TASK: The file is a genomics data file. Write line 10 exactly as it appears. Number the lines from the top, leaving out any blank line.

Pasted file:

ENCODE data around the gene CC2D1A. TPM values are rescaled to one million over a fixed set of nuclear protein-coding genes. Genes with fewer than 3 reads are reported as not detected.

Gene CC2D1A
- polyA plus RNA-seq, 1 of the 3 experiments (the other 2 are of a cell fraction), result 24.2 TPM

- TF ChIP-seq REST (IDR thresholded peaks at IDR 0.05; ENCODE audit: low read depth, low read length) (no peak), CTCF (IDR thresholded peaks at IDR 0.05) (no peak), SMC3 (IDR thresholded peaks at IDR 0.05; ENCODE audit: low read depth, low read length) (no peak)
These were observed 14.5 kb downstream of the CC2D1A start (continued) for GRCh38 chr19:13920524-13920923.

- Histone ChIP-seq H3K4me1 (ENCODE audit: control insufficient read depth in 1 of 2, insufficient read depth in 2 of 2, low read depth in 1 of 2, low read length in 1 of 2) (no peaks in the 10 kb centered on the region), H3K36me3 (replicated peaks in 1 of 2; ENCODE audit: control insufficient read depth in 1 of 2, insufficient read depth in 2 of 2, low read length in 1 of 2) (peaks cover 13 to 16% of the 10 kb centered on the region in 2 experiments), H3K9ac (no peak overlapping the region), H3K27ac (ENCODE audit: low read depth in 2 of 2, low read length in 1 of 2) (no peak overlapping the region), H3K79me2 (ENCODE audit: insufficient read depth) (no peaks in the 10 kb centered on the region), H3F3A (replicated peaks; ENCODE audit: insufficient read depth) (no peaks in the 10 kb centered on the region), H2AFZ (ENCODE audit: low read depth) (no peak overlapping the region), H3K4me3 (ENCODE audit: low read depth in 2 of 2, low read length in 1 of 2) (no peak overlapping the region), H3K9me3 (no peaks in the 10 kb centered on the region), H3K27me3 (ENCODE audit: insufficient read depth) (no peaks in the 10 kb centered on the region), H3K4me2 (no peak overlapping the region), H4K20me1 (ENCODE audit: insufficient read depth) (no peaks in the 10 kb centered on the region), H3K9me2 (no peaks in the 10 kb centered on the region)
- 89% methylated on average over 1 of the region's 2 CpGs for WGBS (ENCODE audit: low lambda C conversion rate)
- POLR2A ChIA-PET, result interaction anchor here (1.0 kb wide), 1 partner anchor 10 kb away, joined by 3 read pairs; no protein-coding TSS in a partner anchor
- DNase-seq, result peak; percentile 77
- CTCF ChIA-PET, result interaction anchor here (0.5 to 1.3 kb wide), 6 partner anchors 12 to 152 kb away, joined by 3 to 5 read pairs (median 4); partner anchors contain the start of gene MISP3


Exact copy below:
- CTCF ChIA-PET, result interaction anchor here (0.5 to 1.3 kb wide), 6 partner anchors 12 to 152 kb away, joined by 3 to 5 read pairs (median 4); partner anchors contain the start of gene MISP3